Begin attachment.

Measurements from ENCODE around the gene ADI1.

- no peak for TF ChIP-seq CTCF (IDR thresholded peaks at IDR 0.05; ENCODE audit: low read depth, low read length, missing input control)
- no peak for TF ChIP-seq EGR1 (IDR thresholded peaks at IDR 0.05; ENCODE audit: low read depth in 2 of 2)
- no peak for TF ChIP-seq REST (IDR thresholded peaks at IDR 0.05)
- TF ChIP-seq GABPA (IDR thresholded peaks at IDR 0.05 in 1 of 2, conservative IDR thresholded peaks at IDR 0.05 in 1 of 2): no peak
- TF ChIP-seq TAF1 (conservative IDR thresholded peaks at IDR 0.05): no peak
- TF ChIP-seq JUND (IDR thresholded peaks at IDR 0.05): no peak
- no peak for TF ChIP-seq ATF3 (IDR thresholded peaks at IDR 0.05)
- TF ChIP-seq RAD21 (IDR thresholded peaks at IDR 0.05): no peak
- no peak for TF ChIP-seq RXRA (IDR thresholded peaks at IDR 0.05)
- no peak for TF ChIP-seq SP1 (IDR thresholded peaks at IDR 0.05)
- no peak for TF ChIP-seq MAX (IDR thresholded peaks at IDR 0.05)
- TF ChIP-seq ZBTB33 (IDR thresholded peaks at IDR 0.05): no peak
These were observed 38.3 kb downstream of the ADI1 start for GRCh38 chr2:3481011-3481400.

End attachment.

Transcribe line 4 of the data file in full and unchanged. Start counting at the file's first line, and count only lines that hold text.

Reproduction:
- no peak for TF ChIP-seq REST (IDR thresholded peaks at IDR 0.05)